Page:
The CFTC could have done better during the price run up in energy markets last year. To some extent, we did not fully exercise our due diligence on market oversight. I am not faulting our staff or saying we did not meet our official obligations under the law. However, sometimes you need to go further, to go “faster”—as Andretti would say. As a regulator, we need to be nimble and quick, to be looking constantly down the track and around the curve at what might happen and how we should prepare for those possibilities. We did not do that last year to the extent we should have.
That said, we are on a fresh road now. Our new Chairman, Gary Gensler, has been inquisitive, proactive and thoughtful. I strongly supported his efforts to convene hearings this summer to address excessive speculation issues in commodity markets, particularly energy markets. As many of you know, Laura Campbell testified last week and as usual, she did a fantastic job on behalf of APGA. However, literally within a day or so of the announcement of these hearings, the pushback began: a chorus of voices warning against overreaching regulatory action and urging the CFTC not to move too fast on its oversight agenda.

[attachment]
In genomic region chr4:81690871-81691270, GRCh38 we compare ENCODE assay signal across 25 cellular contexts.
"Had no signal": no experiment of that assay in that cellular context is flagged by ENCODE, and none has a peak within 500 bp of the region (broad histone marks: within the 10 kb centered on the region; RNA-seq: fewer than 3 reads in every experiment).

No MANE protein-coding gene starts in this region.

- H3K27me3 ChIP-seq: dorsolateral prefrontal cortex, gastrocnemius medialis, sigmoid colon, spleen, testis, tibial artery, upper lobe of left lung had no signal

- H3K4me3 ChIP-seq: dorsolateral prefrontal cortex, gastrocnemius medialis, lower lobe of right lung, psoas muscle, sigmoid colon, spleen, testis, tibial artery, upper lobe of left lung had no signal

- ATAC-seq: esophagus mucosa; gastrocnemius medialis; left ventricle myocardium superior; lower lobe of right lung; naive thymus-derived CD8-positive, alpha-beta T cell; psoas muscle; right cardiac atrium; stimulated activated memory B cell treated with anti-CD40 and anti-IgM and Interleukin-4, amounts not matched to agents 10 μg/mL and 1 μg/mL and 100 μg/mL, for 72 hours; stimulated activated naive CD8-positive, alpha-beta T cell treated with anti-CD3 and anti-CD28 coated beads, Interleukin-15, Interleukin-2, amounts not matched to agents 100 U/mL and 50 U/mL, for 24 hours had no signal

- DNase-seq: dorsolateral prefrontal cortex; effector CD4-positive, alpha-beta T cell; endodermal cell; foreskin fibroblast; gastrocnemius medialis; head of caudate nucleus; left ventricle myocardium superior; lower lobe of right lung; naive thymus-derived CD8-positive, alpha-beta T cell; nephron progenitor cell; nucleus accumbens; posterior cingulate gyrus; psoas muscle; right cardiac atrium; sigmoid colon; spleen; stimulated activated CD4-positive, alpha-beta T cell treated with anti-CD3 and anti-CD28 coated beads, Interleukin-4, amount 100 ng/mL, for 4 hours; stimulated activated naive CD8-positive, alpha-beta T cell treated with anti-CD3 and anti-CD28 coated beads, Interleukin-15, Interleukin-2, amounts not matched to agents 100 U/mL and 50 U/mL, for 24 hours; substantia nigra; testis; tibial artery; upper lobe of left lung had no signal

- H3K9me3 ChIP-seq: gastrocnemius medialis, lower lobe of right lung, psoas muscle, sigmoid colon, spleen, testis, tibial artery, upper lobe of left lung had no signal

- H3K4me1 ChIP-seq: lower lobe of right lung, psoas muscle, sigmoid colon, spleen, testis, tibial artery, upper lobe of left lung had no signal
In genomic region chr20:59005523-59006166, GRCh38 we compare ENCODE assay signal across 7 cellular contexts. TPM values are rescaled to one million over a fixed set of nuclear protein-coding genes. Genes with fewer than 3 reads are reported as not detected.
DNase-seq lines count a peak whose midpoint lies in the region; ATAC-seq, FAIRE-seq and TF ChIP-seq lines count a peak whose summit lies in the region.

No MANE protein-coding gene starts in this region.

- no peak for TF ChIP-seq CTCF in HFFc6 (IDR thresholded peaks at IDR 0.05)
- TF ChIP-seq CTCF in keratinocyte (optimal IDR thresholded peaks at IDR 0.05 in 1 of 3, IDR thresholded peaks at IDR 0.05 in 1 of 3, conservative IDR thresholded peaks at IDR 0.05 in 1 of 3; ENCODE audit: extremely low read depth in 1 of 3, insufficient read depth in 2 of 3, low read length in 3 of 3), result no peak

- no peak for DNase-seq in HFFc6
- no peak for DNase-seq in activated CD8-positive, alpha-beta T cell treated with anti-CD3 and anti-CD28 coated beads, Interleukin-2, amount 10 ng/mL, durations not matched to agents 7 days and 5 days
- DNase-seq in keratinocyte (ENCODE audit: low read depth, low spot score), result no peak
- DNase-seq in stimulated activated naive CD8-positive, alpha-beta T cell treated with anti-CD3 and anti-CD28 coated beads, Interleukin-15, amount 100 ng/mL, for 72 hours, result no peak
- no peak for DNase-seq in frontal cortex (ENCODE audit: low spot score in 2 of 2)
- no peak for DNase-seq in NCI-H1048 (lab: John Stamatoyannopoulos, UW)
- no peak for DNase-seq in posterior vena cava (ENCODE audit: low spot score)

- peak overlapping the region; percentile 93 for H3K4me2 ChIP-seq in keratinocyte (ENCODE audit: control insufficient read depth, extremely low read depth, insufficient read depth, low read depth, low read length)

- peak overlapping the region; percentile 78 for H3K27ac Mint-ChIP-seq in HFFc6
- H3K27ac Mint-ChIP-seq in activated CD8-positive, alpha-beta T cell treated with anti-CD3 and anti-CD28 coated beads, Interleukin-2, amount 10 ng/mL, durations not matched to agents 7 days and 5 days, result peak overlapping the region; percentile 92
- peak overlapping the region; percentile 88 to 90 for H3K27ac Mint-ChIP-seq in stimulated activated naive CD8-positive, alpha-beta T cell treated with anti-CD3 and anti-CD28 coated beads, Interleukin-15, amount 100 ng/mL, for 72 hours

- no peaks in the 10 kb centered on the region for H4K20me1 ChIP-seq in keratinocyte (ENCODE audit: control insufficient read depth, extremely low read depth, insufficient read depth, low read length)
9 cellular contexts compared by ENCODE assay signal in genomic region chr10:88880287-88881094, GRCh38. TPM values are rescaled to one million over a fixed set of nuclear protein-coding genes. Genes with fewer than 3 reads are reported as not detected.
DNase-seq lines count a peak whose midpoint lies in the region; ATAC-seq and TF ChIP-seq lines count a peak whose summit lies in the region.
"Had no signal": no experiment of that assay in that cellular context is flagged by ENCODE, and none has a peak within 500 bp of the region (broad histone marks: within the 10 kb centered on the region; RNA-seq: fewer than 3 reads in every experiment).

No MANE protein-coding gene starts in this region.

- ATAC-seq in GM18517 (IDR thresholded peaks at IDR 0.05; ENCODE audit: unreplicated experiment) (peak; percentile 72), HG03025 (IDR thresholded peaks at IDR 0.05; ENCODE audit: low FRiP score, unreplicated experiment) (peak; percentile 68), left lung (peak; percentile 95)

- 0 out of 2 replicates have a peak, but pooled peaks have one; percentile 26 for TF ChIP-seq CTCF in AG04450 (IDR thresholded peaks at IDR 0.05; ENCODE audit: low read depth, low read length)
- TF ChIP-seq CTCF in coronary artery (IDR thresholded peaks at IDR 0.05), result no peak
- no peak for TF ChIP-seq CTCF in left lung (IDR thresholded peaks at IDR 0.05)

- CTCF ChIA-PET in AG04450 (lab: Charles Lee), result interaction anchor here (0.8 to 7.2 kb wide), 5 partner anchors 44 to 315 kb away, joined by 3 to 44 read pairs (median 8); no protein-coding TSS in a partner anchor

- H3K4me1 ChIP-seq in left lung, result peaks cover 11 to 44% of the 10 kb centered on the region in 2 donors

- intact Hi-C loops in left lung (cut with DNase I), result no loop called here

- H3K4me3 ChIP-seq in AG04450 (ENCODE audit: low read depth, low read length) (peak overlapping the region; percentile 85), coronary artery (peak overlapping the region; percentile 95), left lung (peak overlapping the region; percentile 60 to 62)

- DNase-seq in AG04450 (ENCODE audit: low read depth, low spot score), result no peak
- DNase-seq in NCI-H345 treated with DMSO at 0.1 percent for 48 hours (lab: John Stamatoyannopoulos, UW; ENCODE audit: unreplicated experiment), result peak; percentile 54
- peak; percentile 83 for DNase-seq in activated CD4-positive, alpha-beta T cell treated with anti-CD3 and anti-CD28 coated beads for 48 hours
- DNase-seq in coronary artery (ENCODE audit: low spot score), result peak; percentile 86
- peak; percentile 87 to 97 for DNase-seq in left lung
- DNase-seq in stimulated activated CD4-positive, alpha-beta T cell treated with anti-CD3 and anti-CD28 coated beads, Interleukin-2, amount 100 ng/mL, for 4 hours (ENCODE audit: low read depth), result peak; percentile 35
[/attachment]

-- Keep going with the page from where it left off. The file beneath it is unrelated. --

Andretti would cringe at such a “go-slow” approach. As disappointing as they were, those requests were expected. Changes to address unwarranted speculative activity—possible imposition of limits on futures trading in energy commodities and redefining the concept of “true” hedging—could, if enacted, affect the way many have done business for decades. Taking into account, however, the unprecedented volatility in commodity markets over the past year, the links with international markets, and the resulting harm to ultimate consumers worldwide, the only responsible answer to these requests has got to be that, in whatever manner the agency proceeds, “going slow” is not an option.
That does not mean we will act capriciously or irresponsibly; the twin objectives of speed and wisdom are not mutually exclusive. It does mean that we need the best and brightest minds, like Laura’s, brought to bear quickly on these issues, to determine an appropriate regulatory response.